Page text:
Part of my Shabbat morning ritual is reading the New Yorker. While on most mornings there’s a lot of hustle and bustle in the house as we get kids out the door and ourselves ready for work, on Shabbat we’re able to be expansive—a necessary precondition to reading long-form articles (that is, reading them in a way that leaves one feeling satisfied rather than breathless).
A couple of weeks ago, my Shabbat morning encounter with the magazine led me into reading an article by Stephen Witt about the amazing advances taking place quantum physics. I could write a separate column about the optimism it inspired in me, a reminder that, in the face of painful prognoses on the climate (or anything else), many futures are still possible. But for our purposes today, what most struck me was the description of a quantum phenomenon known as entanglement. Here’s how Witt describes it:
Imagine that you and a friend flip two entangled quarters, without looking at the results. The outcome of the coin flips will be determined only when you peek at the coins. If you inspect your quarter, and see that it came up heads, your friend’s quarter will automatically come up tails. If your friend looks and sees that her quarter shows heads, your quarter will now show tails. This property holds true no matter how far you and your friend travel from each other. If you were to travel to Germany—or to Jupiter—and look at your quarter, your friend’s quarter would instantaneously reveal the opposite result.
This is a mind-bending theory, one that was so unreasonable that Einstein rejected it. How could it be that two particles, separated by potentially infinite space, could share this relationship of instantaneous, faster-than-the-speed-of-light interconnection?! Our minds seemingly aren’t built to comprehend the idea. But ultimately entanglement has proven to be true. John Clauser, who first proved the theory in the lab in the early 1970s and won the Nobel Prize for his work this year, said decades later: “I confess even to this day that I still don’t understand quantum mechanics.”
In a bit of entanglement-inspired coincidence, my dear friend, colleague, and rabbi, Ari Hart, talked about this same article in his sermon in shul last week, using it to help illuminate the meaning of miracles at Hannukah. My mind went in a slightly different direction, towards a line in Judah’s speech to Joseph during Parashat Vayigash. As you’ll recall, Judah speaks passionately to Joseph (whom he does not yet know is Joseph) about how the brothers’ travails in Egypt will affect their father. He tells Joseph of Jacob’s reluctance to send Benjamin on their journey, how Jacob is still traumatized by the losses of Rachel and Joseph, and how the thought of losing Benjamin has driven Jacob to the point of despondency.
In describing the relationship between Jacob and Benjamin, Judah utters a strikingly beautiful phrase: “Now, if I come back to your servant, my father, and the boy is not with us—v’nafsho keshura b’nafsho, and his soul is bound up with his soul—when he sees that the boy is not with us, he will die, and your servants will send the white head of your servant our father down to Sheol in grief.” (Gen. 44:30-31). In subsequent rabbinic writing, the phrase appears, unsurprisingly, in discussions of relationships: between friends, spouses, masters and disciples. At heart, the question driving many of these discussions seems to be, how can we understand that two people can be separate beings and yet so deeply intertwined that their lives are, not only seemingly but in essence, entangled like quantum particles? It’s not hard to believe Judah: If something were to happen to Benjamin, Jacob would know, and he would be deeply and instantaneously affected. (Of course, this also raises question: Presuming that Jacob and Joseph were similarly entangled, how is it that Jacob isn’t aware that Joseph is alive? Or perhaps he is? As we say in the rabbi business: That’s for another sermon.)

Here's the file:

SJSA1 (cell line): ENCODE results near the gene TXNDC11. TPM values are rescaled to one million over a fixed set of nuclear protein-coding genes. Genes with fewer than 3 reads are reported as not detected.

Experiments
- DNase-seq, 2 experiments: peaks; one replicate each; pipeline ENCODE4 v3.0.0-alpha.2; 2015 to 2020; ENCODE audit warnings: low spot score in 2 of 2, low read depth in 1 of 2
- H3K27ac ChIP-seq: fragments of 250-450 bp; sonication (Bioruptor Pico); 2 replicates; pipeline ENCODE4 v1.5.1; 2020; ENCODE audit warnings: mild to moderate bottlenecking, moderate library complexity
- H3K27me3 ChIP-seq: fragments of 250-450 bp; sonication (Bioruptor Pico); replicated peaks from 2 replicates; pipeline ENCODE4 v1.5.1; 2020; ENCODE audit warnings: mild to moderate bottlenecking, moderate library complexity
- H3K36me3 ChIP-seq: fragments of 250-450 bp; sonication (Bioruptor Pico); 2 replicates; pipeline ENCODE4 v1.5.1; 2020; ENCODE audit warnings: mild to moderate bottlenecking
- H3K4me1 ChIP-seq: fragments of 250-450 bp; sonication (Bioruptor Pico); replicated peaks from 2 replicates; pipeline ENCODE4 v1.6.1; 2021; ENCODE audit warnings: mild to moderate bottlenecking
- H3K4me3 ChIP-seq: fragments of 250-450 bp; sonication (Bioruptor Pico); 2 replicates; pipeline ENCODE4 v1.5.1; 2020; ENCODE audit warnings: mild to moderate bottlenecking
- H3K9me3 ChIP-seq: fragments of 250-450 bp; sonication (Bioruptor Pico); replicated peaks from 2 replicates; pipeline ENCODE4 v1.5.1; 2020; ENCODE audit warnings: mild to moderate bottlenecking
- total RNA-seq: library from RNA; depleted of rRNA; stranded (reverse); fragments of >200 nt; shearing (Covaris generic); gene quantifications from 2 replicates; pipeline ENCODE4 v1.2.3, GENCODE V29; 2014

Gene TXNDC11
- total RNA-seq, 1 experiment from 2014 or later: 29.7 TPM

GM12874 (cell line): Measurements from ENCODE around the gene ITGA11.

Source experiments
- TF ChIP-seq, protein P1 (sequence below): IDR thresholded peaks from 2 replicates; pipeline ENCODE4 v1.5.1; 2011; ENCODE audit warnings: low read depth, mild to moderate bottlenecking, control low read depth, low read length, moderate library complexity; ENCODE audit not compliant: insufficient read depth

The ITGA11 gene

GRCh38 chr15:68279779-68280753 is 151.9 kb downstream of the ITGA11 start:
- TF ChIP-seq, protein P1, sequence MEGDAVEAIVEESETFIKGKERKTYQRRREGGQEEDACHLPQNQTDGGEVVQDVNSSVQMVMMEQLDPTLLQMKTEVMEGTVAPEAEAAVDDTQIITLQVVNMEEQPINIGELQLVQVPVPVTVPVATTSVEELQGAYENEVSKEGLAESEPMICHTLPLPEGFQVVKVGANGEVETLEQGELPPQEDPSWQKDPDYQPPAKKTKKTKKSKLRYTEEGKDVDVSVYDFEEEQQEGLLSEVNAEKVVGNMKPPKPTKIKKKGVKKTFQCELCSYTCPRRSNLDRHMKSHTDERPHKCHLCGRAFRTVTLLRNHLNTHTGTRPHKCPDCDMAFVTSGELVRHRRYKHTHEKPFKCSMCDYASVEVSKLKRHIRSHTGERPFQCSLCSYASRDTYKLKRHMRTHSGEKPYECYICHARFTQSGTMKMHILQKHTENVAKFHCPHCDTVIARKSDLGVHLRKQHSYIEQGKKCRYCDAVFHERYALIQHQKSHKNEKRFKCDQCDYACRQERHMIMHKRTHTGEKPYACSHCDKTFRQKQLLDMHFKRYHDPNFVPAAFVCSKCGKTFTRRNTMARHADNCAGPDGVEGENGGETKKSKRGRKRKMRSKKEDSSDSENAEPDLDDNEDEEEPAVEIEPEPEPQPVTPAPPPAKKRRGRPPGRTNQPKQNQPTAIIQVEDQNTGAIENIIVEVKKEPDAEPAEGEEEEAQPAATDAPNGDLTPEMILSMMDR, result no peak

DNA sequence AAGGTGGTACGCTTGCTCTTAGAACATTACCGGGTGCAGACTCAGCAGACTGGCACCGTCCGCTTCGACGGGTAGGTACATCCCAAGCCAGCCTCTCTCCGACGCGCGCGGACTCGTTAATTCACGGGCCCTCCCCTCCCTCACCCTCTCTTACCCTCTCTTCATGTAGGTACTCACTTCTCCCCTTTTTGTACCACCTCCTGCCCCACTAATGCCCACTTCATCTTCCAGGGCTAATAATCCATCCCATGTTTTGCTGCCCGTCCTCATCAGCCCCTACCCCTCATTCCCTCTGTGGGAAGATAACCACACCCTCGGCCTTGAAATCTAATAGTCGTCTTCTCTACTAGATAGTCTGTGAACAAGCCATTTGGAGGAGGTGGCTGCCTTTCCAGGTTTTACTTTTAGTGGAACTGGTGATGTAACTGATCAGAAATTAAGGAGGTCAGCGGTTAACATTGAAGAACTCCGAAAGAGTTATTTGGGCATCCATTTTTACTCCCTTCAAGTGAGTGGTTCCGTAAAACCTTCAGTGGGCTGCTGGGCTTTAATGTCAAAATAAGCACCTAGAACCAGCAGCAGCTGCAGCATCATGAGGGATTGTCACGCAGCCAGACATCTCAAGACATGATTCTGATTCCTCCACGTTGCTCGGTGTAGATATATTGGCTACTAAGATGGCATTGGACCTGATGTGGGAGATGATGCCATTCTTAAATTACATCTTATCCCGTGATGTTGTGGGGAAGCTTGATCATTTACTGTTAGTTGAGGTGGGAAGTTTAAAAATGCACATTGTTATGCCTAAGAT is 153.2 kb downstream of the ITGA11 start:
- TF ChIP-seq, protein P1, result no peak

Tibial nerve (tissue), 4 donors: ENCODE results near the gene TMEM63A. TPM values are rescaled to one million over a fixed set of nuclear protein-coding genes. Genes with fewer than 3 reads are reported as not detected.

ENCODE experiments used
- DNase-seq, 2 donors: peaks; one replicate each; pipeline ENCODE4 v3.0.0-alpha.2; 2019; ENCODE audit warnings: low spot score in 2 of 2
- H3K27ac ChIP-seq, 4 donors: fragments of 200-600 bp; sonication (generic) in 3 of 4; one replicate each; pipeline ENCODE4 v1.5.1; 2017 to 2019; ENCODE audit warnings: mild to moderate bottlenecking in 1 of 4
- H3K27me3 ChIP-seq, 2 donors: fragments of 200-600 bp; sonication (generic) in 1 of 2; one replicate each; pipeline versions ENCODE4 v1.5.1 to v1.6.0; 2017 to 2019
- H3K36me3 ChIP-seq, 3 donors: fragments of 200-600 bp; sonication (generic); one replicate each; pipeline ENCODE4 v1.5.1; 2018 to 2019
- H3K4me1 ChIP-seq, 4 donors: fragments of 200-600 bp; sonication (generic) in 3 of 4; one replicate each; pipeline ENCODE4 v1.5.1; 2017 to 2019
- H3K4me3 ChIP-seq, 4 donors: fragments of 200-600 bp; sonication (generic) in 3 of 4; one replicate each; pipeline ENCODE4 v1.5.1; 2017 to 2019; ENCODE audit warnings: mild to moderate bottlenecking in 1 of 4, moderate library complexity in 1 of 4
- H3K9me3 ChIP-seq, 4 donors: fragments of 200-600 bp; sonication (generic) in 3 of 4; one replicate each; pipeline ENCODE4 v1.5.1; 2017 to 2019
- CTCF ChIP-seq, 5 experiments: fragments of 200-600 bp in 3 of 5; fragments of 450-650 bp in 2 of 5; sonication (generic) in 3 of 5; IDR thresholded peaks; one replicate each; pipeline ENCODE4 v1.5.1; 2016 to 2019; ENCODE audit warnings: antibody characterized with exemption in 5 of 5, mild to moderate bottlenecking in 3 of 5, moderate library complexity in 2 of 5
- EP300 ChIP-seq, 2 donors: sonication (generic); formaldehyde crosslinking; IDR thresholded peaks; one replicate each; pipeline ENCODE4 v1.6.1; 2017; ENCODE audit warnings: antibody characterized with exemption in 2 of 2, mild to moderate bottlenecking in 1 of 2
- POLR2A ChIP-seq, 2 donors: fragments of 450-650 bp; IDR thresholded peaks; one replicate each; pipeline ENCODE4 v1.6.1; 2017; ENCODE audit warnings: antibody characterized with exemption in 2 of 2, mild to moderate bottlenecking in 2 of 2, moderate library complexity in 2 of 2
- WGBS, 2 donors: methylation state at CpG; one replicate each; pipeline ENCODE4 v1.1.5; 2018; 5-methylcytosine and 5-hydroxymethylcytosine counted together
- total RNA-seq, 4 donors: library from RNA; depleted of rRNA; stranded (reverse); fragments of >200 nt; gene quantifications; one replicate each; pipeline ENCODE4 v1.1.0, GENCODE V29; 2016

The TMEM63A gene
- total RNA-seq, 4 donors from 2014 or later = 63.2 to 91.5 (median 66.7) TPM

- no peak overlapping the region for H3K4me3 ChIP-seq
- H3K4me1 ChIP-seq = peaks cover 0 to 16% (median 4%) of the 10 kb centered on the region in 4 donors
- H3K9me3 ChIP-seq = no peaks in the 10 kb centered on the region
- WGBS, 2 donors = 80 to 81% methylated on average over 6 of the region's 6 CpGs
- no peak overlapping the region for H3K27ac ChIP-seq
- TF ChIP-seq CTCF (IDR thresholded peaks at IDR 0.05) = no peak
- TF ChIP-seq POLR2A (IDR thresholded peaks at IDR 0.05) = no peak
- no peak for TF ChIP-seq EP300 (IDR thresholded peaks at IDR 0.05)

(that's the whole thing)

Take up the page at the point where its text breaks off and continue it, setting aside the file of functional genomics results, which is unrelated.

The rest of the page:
To me, this line feels like the heart of the Joseph story, or perhaps the whole narrative of Genesis, the central question of which is, in a poetic way, about this phenomenon of entanglement. Whether they are twins from the same womb (Jacob and Esau), full siblings (Cain and Abel), or half-siblings born of different mothers (Isaac and Ishmael; Jacob’s children), cousin relations (Abraham and Lot; Jacob and Lavan), or people bonded outside of familial relations (the patriarchs and matriarchs who become entangled by marriage; the diplomatic/friendship relationships of Abraham and Avimelech and Abraham and the Hittites), how do people understand and experience their bonds? What are their—our—responsibilities to one another? What is the shape of our entanglements?
Not infrequently, I find that these questions, in one form or another, come up during my practice, whether it’s meditation or prayer or Torah study or exercising ongoing mindful awareness in my day-to-day life. Whom do I prioritize with my time and attention? How do I take note of the sensations that arise in me when different relationships are at the center of my awareness? How do I mindfully show up for the people—in my nuclear family, my extended family, my workplace, my community, our shared habitat of the planet—with whom I’m entangled? For me, and likely for you as well, these are the questions that come up again and again. They are why we practice.